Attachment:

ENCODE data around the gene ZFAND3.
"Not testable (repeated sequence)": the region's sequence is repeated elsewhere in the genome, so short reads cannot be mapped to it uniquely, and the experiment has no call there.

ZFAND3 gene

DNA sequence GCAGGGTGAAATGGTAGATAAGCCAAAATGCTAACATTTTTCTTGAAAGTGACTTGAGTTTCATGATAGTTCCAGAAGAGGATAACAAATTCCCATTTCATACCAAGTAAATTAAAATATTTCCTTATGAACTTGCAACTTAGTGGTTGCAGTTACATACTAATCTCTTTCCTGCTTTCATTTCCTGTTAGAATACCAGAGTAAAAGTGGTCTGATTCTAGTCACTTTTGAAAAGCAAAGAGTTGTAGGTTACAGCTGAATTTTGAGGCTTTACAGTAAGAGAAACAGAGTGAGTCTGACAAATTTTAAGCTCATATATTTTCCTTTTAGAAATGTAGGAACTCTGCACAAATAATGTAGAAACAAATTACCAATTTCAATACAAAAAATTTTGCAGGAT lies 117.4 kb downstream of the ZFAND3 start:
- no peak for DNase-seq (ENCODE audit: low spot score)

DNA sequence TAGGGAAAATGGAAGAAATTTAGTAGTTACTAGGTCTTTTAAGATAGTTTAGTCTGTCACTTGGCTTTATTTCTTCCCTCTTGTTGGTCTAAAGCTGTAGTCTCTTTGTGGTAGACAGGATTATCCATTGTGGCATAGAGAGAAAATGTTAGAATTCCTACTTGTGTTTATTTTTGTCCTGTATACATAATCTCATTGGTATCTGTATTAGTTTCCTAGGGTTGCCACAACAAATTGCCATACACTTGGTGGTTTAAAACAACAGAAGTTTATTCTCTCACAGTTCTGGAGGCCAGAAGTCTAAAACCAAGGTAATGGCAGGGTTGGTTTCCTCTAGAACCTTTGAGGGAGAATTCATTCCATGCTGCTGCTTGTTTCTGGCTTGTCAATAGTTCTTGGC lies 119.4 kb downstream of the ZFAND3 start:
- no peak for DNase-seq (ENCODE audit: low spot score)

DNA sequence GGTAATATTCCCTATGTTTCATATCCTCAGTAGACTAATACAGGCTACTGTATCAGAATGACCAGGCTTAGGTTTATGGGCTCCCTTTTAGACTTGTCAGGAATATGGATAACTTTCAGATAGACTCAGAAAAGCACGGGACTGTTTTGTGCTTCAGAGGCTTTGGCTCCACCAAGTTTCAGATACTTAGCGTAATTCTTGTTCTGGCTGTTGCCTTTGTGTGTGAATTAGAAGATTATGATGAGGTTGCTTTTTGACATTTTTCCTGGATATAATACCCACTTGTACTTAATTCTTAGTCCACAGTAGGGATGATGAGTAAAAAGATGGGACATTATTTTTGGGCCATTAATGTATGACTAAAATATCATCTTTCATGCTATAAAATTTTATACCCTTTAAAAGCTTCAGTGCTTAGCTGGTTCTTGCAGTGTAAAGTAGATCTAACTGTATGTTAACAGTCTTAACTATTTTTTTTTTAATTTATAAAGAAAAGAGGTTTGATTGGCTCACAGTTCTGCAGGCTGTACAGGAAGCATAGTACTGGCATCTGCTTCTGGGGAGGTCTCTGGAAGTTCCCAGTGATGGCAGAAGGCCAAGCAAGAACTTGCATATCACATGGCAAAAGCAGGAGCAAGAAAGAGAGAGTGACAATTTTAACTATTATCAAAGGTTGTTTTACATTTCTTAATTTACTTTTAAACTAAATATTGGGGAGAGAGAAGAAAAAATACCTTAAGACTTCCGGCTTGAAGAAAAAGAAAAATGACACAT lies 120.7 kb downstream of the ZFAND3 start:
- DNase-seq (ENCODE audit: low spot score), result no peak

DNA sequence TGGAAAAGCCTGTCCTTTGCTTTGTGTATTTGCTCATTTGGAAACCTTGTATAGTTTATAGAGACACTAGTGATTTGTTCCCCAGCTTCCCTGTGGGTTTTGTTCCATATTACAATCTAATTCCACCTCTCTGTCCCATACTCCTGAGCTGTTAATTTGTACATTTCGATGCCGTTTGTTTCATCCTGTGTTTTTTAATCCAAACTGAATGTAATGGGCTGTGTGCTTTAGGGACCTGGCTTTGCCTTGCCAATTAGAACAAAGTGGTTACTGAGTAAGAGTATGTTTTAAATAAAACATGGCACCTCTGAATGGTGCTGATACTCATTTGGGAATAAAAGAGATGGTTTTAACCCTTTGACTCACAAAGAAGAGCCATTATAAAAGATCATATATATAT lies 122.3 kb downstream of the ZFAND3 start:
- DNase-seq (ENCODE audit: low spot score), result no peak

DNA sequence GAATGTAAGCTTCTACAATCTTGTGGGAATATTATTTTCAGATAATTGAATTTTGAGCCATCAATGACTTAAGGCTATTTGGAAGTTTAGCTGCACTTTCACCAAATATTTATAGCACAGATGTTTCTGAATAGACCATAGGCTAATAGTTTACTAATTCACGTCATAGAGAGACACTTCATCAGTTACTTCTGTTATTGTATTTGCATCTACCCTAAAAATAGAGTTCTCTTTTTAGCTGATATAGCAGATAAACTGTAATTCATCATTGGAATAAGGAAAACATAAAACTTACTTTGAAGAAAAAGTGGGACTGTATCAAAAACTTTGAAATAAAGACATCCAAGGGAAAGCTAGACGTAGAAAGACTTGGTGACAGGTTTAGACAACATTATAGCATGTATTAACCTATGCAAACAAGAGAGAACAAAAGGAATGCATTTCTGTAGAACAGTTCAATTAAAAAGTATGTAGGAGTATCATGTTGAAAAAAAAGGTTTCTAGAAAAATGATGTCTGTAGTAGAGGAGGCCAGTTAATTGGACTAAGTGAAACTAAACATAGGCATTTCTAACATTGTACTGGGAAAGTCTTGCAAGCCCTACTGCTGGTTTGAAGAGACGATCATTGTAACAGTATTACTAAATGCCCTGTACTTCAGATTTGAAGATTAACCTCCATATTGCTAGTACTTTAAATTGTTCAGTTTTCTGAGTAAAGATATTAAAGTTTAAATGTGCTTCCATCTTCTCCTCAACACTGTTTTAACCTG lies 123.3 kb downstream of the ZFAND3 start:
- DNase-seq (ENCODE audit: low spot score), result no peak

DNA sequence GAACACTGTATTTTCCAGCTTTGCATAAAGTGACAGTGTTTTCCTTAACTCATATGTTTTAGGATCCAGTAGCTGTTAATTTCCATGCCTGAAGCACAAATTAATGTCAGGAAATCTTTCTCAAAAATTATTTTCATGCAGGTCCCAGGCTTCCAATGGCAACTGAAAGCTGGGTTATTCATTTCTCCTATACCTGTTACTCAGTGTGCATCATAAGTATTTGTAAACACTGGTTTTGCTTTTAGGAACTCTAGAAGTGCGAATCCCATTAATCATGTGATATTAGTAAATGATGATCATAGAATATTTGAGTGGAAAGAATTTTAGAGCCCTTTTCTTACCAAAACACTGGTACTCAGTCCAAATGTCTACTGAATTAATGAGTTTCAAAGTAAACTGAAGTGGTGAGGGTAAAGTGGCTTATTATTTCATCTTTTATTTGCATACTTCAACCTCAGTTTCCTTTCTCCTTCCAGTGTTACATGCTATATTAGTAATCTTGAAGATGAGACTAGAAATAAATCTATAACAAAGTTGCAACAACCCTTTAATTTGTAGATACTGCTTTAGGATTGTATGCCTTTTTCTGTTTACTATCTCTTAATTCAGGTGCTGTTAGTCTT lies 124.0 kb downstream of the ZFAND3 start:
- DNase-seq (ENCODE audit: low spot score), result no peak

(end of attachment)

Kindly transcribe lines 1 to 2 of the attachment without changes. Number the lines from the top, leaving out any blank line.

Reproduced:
ENCODE data around the gene ZFAND3.
"Not testable (repeated sequence)": the region's sequence is repeated elsewhere in the genome, so short reads cannot be mapped to it uniquely, and the experiment has no call there.